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Wednesday, November 17, 2010

The funny thing about body awareness

I am a big yoga fan, and I am happy to have found yet another great yoga studio. I have been doing yoga for a couple of years, and it seems I learn something new about myself every session.

I have some pretty funky and instable shoulders. They have the tendency to ‘pop’ out of place (or at least it feels like this) without me really doing something outside the normal. Needless to say, it can be quite painful. I try to prevent this from happening; plus, injuring them consistently playing rugby didn’t help.

The last couple of sessions, I concentrated on trying to open the tight places in my shoulders without causing pain. The instructions we received, over and over again, were to squeeze the shoulder blades together in a “downwards dog” (for non yogis, it’s kind of an upside-down position creating an inverted V). I was trying to follow the instructions carefully, without irritating my shoulders; and I knew that I somehow wasn’t doing it. Intellectually, I know what squeezing shoulder blades together means; but somehow I just couldn’t do it.

A couple of sessions ago, I noticed that I am holding fear in my shoulders. Fear, of the sole pain, also this is a factor, but more of seriously harming my body.

Regardless, yesterday despite or with this fear, I worked on those shoulders and moved them around as instructed and then it just happened. I squeezed my shoulder blades together. I knew I made it and tried to concentrate on what it feels like so I could redo it. Thinking about it felt like a brainteaser (I think because your upside-down portion of the pose confuses the senses) but I managed to do it again and again. I knew that I had learned a new skill and gained a new level of awareness about myself. That feeling: Priceless. I still have to work on this skill and keep my awareness on it until someday it becomes automatic.

Why mention this in a blog about CE? Because the way this learning occurs has CE written all over it. It’s not only motor learning itself, but it is the self-questioning, the willingness and awareness to change what you’re doing right now to learn something new. This is what makes it so like CE. It’s also that the chance to learn a certain skill has been always there; but at this point all the essential, different factors like the teacher, the situation, one’s own emotions, and previous experience have joined together to make it possible to learn a particular skill at that very moment.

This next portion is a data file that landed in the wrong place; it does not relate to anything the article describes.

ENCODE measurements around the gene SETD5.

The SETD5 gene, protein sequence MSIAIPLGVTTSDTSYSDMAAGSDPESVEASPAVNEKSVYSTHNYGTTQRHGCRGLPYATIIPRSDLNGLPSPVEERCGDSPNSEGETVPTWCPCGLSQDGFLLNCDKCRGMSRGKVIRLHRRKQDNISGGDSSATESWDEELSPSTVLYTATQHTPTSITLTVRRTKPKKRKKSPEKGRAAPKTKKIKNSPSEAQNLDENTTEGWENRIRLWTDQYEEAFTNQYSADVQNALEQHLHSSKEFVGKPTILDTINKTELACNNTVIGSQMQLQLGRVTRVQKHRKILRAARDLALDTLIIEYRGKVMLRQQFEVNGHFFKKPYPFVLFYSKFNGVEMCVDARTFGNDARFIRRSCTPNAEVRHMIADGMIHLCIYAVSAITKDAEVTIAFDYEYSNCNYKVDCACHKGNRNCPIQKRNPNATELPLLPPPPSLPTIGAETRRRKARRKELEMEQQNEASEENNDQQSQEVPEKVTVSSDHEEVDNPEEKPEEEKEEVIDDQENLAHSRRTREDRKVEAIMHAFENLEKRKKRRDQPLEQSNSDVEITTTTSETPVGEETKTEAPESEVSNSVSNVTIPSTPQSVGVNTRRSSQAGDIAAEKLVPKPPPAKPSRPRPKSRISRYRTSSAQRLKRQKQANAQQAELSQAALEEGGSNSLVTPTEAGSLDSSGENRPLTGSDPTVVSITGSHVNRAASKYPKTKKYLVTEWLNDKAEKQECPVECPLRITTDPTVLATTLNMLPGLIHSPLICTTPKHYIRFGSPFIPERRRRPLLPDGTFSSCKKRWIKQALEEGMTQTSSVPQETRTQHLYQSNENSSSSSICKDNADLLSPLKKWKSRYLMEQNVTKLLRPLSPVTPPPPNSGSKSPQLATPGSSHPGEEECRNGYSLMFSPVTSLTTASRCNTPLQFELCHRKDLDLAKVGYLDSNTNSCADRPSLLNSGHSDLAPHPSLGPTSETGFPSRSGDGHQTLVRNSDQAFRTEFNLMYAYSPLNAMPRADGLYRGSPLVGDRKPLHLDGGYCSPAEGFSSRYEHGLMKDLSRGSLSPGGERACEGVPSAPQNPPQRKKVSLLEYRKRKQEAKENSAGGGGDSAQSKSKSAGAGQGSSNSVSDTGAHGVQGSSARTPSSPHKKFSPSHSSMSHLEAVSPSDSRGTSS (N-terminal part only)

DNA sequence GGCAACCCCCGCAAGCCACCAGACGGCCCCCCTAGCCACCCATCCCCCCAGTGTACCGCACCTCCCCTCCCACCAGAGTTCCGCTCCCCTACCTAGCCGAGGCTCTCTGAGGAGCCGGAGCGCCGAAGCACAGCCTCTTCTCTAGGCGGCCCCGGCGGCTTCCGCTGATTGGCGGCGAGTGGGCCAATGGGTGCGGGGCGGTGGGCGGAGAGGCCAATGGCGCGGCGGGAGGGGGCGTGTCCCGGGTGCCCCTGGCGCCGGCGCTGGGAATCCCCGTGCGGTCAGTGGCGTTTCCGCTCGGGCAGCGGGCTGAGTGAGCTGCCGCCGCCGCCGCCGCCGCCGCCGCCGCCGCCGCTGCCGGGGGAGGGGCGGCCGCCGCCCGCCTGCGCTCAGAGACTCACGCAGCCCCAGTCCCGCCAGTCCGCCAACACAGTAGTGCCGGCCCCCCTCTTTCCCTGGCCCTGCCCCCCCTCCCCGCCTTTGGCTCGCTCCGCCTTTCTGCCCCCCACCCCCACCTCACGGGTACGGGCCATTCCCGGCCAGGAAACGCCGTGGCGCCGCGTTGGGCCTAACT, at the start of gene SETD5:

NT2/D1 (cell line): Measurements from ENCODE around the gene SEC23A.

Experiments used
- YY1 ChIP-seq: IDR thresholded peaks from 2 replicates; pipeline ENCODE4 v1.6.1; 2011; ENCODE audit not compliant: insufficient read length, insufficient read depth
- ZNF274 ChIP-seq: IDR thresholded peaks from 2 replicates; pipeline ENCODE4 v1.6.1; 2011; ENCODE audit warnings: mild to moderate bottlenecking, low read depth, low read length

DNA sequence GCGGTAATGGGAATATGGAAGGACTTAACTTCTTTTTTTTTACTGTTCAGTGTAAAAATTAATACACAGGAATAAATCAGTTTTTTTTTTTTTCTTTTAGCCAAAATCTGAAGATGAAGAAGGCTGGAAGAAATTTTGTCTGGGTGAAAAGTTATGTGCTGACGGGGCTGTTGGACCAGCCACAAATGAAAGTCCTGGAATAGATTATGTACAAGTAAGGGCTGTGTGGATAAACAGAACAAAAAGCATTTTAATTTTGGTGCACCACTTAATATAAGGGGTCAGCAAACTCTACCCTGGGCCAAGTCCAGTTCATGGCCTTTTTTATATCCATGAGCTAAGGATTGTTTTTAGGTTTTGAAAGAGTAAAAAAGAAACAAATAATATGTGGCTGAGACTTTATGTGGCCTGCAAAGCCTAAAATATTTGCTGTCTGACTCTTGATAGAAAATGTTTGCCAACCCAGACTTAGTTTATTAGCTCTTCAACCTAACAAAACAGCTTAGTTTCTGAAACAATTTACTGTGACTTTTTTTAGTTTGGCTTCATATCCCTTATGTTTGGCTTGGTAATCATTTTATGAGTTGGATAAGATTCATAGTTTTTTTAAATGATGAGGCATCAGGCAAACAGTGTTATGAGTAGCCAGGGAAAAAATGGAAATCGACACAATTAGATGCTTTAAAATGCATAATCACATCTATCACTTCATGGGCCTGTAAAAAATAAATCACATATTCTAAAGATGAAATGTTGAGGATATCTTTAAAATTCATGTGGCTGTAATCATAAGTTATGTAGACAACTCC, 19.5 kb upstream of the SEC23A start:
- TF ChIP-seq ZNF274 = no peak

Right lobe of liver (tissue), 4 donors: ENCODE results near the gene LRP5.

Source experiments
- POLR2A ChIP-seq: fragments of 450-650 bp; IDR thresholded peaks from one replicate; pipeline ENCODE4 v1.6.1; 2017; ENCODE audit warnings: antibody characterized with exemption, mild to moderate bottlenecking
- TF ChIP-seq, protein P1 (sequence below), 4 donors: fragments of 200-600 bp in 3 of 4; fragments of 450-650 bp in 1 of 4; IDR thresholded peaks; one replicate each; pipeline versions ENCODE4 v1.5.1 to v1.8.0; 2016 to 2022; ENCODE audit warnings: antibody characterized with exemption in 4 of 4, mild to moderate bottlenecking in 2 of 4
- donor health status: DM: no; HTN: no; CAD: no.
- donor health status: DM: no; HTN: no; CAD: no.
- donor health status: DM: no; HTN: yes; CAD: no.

For years, I have used what I learned about myself in yoga to help me teach new skills in the CE classroom: about body awareness, posture, balance and more. Yoga has shown me many ways to build up or break down tasks we use in a task series to achieve the important element of differentiation.

I have also observed the same concentration, as in my attempts to avoid pain, in my participants. Sometimes, this concentration alone worked. At other times, it was more of a learning process: getting to know the body and its reactions in different situations. My favorite part is when I can observe when someone’s mastery of the balance between avoiding pain and learning new skills.

During my recent presentations introducing CE and talking about how we help trying to increase body-awareness, I usually see a weak smile; showing me that the person doubts that they need to work on this. Body-awareness is something that one cannot have in surplus. Yes, you might know where your toes are at all times, and you might even know where you body is in space; but I promise you there is always something more, with or without a movement disorder. An increased awareness might help to alleviate aches that most people carry with them, particularly those common back and neck aches.

I have taught parents and caregivers a great deal of body awareness, in order to help them avoid injuries and understand better how to help (and when it’s better to not help) their loved-one with a movement disorder. I guess this is how I started to learn about it during my conductor training. I remember how we used to practice the task series on each other, to learn to give corrections as we also learned to feel and understand body mechanics and what hinders them from happening. I also used this to teach my program assistants, and it showed positively in their ability to facilitate.

Body awareness is a funny thing. With many things in CE and life, I see more and more that body awareness is not an isolated, physical skill; but also a cognitive, personal, and emotional skill at the same time.

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